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I’m not much for live-action games. The only one I’ve ever played in was a Lost Colony game that Shane Hensley put on at the Pinnacle offices one Halloween. That was fun, but mostly due to Shane.
I had a great time. In the picture above, you can see our party of brave souls. From left to right, we are: Jeff Patch (the cleric; brother-in-law to the game’s inventor, Jeff Martin), me (the rogue), Ken Hite (the bard; game designer extraordinaire, currenlty on the payroll of Steve Jackson Games), Ken St. Andre (wizard; inventor of Tunnels & Trolls, the second roleplaying game ever), Rick Loomis (ranger; president of Flying Buffalo and founder of the play-by-mail industry), and Ratty (fighter; new licensee for Gen Con UK). The photo is from the True Dungeon website and used with their kind permission.
WARNING: SPOILERS AHEAD
As a party, we did pretty well, although we failed to solve the game’s final riddle. Ken Hite played an inimitable bard, choosing a broad selection of appropriate classic rock songs to croon for our magical benefit while the rest of us risked our lives in battle. Jeff, who had never played an adventure game in his life, turned out to have an eidetic memory, which was perfect for his role. Rick and Ratty beat the tar out of skeletons, ogres, and more, and Ken St. Andre used a detect magic spell to find many desperately needed clues. (The Dungeon Master with us showed the magic bits by shining a black-light flashlight on items cleverly painted with normally invisible flourescent ink, causing them to glow.)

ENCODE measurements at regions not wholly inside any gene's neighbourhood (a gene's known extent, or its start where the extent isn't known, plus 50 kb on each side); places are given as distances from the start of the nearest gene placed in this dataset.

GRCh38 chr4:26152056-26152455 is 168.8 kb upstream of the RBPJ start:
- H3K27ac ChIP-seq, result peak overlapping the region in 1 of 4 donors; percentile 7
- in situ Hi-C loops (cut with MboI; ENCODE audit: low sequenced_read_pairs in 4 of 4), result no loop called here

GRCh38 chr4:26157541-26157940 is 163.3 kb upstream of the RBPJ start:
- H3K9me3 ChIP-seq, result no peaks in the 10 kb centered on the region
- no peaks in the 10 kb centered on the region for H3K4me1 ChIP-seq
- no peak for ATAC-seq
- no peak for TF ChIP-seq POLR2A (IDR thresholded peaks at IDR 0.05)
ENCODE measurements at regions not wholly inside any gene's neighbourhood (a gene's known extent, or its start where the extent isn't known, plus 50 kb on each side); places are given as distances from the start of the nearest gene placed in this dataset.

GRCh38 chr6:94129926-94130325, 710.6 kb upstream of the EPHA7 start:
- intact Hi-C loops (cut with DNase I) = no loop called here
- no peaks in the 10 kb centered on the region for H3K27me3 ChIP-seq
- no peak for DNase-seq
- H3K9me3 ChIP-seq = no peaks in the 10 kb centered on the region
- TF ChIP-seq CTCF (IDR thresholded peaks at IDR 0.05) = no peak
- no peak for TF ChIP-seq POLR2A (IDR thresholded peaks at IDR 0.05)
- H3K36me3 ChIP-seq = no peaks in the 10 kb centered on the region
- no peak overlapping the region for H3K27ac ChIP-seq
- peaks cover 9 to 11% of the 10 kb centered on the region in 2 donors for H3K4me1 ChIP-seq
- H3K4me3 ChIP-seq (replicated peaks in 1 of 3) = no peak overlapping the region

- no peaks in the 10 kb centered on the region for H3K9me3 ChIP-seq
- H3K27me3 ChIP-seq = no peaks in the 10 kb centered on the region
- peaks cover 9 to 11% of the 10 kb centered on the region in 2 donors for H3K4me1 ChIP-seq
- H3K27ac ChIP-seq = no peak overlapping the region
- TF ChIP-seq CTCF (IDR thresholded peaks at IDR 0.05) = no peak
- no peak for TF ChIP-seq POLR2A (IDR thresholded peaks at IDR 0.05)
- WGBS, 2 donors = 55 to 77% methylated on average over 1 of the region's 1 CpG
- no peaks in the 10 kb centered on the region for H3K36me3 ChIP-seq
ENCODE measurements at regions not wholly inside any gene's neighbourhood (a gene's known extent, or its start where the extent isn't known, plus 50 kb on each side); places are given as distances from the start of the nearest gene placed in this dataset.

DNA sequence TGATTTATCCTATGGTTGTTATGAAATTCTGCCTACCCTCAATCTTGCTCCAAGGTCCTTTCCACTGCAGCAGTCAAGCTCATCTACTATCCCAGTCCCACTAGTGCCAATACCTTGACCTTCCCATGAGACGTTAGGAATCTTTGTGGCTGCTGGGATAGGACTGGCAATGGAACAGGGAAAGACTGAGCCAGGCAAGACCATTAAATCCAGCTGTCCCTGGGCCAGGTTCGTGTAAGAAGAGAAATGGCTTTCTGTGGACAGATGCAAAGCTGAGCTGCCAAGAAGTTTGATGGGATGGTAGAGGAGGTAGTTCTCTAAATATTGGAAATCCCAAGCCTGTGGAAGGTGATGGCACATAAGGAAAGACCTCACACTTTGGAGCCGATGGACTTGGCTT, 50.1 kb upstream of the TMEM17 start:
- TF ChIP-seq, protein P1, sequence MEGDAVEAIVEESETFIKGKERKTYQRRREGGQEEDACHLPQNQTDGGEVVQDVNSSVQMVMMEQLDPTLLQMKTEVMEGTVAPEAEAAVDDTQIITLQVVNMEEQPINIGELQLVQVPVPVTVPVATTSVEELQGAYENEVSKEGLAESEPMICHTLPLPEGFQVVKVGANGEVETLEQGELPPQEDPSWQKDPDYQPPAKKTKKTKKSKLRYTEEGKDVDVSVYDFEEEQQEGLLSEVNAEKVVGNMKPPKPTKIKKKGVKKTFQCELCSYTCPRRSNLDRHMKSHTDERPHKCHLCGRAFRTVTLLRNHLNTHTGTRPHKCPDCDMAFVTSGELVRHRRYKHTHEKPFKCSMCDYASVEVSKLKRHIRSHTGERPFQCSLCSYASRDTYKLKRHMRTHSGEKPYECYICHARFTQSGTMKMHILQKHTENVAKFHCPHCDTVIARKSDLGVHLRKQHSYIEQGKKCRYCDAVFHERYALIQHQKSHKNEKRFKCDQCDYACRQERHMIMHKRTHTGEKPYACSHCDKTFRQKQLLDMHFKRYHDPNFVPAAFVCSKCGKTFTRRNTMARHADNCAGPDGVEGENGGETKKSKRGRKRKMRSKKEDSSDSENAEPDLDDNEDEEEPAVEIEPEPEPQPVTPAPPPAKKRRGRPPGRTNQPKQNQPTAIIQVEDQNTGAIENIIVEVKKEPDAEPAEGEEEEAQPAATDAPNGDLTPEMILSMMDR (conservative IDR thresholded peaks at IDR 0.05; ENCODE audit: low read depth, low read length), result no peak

As the rogue, the high point was the moment when I was told to crawl through a tunnel on my hands and knees, alone. When I reached the end of the tunnel, there was a sign that read something like: “Welcome, rogue! You have two choices. You can 1) Heal everyone in your party for 2 hit points, except yourself, or 2) Sell them out for an awesome T-shirt.”
Hey, I was the rogue. What would you do?
At the end of the game, the crew awarded me my shirt in front of the rest of my party. On the back, it reads: “I screwed my party for this awesome T-shirt!”
As treasures go, that’s a keeper.
If you somehow find yourself at a Gen Con and the True Dungeon is running, do yourself a favor and sign up. It’ll be two of the best hours of the show.
Just don’t be surprised if everyone in your party wants to play the rogue.